Study of the Adsorption Mechanisms of Surface Active Agents at the Silica-Water Interface by Total Internal Reflection Raman Spectroscopy
Simunic-Grenoble, Zlata 1955-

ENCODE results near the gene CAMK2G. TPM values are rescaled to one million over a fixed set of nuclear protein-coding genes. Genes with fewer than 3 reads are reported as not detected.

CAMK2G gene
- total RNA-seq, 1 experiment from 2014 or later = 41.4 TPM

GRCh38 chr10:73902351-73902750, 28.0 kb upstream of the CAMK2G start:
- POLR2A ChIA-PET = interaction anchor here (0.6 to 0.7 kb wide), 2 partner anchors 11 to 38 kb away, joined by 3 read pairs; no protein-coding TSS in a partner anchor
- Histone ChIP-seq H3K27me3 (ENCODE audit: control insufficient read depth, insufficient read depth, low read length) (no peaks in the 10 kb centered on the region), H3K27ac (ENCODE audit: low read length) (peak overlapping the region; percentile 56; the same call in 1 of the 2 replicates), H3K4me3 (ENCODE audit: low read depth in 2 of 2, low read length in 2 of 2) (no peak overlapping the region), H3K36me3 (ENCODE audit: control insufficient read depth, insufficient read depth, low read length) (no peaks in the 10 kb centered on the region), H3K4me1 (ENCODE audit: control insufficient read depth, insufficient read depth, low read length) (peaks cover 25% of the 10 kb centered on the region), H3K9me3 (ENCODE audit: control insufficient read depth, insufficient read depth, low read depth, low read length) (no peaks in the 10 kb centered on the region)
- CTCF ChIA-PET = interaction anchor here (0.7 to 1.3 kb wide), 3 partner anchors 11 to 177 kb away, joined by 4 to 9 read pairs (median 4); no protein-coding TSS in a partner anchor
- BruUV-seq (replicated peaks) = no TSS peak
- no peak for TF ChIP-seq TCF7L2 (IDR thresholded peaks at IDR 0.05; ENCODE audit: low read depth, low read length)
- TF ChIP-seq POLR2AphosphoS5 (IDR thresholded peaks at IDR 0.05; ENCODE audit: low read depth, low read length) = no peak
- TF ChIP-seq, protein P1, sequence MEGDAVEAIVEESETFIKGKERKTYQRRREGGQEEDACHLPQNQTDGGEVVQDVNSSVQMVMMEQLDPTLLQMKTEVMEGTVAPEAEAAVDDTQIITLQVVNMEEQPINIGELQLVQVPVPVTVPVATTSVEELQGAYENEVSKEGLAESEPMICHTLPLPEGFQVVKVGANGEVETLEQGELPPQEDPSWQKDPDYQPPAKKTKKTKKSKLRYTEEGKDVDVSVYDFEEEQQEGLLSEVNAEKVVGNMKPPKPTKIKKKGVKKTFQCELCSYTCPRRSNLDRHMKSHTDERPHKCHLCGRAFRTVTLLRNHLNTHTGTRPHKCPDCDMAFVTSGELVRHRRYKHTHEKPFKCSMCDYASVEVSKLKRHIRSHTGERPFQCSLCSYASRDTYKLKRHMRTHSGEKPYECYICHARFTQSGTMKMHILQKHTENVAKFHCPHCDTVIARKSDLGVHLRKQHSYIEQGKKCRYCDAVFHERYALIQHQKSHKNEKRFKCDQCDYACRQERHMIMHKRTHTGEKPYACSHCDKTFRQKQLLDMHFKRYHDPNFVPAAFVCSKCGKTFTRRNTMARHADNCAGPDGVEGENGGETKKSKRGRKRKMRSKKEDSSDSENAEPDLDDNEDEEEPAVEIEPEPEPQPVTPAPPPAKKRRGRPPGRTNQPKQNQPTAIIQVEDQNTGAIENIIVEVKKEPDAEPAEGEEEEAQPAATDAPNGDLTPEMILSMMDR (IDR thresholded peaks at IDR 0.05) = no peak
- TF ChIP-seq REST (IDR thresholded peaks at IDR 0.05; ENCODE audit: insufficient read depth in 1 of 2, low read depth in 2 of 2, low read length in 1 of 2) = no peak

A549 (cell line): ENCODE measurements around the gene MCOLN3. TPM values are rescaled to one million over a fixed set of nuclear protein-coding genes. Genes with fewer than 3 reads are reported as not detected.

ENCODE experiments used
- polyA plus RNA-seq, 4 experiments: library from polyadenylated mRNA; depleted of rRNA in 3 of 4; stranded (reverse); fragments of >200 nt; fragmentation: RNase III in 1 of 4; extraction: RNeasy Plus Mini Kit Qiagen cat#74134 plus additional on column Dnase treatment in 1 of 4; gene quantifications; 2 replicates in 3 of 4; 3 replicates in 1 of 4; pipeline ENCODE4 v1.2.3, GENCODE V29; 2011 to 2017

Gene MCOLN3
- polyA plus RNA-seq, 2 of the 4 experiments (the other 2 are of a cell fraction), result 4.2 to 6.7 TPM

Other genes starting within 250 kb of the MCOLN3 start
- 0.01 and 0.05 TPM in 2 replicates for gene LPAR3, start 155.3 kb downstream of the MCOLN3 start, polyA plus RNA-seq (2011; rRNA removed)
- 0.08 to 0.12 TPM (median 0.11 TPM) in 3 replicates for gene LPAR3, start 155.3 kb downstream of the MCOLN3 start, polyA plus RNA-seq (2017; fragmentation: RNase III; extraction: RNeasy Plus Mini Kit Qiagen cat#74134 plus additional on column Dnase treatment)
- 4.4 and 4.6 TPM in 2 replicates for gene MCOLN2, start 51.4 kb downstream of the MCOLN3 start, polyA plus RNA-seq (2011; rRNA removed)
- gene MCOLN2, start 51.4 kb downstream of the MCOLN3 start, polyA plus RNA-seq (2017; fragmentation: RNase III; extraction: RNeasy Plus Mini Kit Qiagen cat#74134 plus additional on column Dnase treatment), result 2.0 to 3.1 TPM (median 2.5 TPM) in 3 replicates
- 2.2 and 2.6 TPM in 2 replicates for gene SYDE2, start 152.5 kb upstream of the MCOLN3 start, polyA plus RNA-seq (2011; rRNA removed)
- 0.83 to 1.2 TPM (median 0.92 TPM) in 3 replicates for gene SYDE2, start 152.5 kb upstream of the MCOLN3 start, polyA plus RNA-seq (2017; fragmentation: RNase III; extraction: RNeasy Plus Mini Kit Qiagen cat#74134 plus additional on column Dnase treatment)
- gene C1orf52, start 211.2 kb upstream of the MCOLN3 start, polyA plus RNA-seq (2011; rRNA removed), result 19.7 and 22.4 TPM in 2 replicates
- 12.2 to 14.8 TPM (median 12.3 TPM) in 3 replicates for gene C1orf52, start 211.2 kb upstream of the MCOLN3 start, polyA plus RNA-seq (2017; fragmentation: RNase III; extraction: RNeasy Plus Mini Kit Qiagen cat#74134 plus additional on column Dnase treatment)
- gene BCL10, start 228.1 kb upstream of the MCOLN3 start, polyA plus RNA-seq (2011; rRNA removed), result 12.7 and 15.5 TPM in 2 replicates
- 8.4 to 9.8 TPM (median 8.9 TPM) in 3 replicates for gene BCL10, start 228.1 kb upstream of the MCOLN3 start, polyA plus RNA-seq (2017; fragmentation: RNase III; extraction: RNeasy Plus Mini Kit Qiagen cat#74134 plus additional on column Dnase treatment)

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This study presents the results related to the adsorption behavior of one cationic surface active agent at the silica-water interface and demonstrates the capabilities of the Total Internal Reflection (TIR) Raman sampling configuration to provide spectroscopic information on a molecular level and simultaneously serve as an experimental platform for studying thermodynamic and kinetic properties of molecules at the silica-water interface. This Raman spectroscopic technique takes advantage of an “evanescent electric field” that is generated at the silica-water interface in TIR mode with limited, TIR geometry specific, probing depth. A minor portion of the research work was related to the adsorption of low vapor pressure solvent molecules from the gas phase at the silica-gas interface, followed by studies at the silica-water interface that proved that neither short alkyl chain hydrophilic ionic liquids nor anionic surfactants adsorb in excess at the silica-water interface. The primary goal of this work was to study and identify the adsorption mechanisms of a cationic surfactant at the silica-water interface. Spectral analysis and the relevant Raman signal intensities as function of surfactant concentration and surface excess provided the input data for evaluating the thermodynamic and kinetic parameters of benzyldimethylhexadecyl ammonium chloride. Adsorption isotherms were fitted according to the Langmuir model for the pure surfactant, and based on a modified Langmuir model for the surfactant with various concentrations of magnesium chloride, on bare and on hydrophobic silica. The results revealed enhancement of thermodynamic and kinetic properties of adsorption, as function of electrolyte concentration; the results from the 2nd part of the research work further emphasized the effects of a hydrophobic silica surface on surfactant adsorption behavior; the hydrophobic surface properties promoted different type of surfactant aggregation at the interface, with attenuation of the adsorption driving mechanisms, but with retention of the intrinsic surfactant properties found at the bare silica surface. Spectral analysis of the Raman scattering intensities as function of concentration and time indicated that no significant reorientation of surfactant molecules takes place at the silica-water interface and the most likely aggregate structure at the surface is spherical at the bare silica surface, and hemi-micellar or hemispherical at the modified hydrophobic silica surface. The study concludes that cationic surfactant adsorption mechanisms can be modulated by substrate properties, electrolyte type, and the concentration levels of both surfactant and electrolyte.